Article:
A 3-fold “Butterfly Valve” in Command of the Encapsulation’s Kinetic Stability. Molecular Baskets at Work
2008-11-12T00:00:00Z (GMT) by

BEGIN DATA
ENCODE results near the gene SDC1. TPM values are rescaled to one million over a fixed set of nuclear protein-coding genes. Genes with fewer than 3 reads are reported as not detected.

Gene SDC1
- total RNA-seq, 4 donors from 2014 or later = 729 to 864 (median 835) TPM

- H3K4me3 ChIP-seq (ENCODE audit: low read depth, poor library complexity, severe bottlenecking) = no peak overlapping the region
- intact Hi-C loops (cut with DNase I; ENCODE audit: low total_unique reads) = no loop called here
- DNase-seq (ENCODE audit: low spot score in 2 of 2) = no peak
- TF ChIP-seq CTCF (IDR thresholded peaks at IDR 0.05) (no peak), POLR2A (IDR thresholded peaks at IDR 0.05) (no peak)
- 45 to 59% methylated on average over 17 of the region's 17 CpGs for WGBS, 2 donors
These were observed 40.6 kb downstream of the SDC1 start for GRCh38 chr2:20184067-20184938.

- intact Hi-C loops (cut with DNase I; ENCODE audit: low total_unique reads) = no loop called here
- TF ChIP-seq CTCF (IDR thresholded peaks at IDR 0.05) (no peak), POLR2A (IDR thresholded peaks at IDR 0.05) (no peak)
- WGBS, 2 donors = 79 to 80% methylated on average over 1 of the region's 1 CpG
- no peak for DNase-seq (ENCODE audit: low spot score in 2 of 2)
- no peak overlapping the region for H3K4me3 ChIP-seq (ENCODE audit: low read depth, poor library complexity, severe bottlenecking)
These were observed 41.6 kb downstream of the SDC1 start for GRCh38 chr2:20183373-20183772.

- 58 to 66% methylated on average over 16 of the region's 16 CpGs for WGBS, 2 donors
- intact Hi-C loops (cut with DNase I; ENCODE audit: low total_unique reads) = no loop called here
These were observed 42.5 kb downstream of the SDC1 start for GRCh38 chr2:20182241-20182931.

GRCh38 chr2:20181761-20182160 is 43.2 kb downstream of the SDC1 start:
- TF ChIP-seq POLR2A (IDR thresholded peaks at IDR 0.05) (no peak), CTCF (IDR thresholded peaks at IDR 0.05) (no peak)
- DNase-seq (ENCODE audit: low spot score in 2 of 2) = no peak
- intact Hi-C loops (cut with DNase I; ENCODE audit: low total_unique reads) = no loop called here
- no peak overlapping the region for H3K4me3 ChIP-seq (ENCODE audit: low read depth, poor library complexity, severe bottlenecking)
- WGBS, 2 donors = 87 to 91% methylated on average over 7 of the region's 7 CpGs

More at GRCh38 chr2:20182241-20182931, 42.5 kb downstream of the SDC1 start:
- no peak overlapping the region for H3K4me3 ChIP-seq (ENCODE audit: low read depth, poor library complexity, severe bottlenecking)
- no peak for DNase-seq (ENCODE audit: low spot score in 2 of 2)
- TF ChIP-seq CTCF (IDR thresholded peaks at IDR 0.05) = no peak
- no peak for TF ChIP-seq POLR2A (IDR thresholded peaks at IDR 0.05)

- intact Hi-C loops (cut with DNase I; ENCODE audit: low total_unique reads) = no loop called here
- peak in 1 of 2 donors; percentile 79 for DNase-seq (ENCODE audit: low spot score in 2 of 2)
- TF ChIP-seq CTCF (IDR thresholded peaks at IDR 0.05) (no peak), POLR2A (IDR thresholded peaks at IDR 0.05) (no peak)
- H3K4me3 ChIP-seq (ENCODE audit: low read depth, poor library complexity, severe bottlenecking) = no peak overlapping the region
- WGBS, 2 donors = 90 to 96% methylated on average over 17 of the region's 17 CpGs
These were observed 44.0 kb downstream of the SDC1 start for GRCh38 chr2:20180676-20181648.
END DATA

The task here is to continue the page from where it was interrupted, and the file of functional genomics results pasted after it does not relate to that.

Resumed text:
Molecular basket 1, composed of a semirigid tris-norbornadiene framework and three revolving pyridine-based gates at the rim, has been built to “dynamically” enclose space and as such regulate molecular encapsulation. The gates were shown to fold via intramolecular hydrogen bonding and thereby form a C3v symmetrical receptor: the 1H NMR resonance for the amide N−H protons of the pyridine gates appeared downfield (δ = 10.98 ppm), and the N−H vibrational stretch (IR) was observed at 3176 cm−1. Accordingly, density functional theory (DFT, B3LYP) investigations revealed for the closed conformers of 1 to be energetically the most stable and dominant. The gearing of the pyridine “gates”, about their axis, led to the interconversion of two dynamic enantiomers 1A and 1B comprising the clockwise and counterclockwise seam of intramolecular hydrogen bonds. Dynamic 1H NMR spectroscopic measurements and line-shape simulations suggested that the energy barrier of 10.0 kcal/mol (ΔG⧧A/B, 298 K) is required for the 1A/B interconversion, when CCl4 occupies the cavity of 1. Likewise, the activation free energy for CCl4 departing the basket was found to be 13.1 kcal/mol (ΔG⧧, 298 K), whereas the thermodynamic stability of 1:CCl4 complex was −2.7 kcal/mol (ΔG°, 298 K). In view of that, CCl4 (but also (CH3)3CBr) was proposed to escape from, and a molecule of solvent to enter, the basket when the gates rotate about their axis: the exit of CCl4 requires the activation energy of 12.7 kcal/mol (ΔG⧧A/B + ΔG°), similar to the experimentally found 13.1 kcal/mol (ΔG⧧).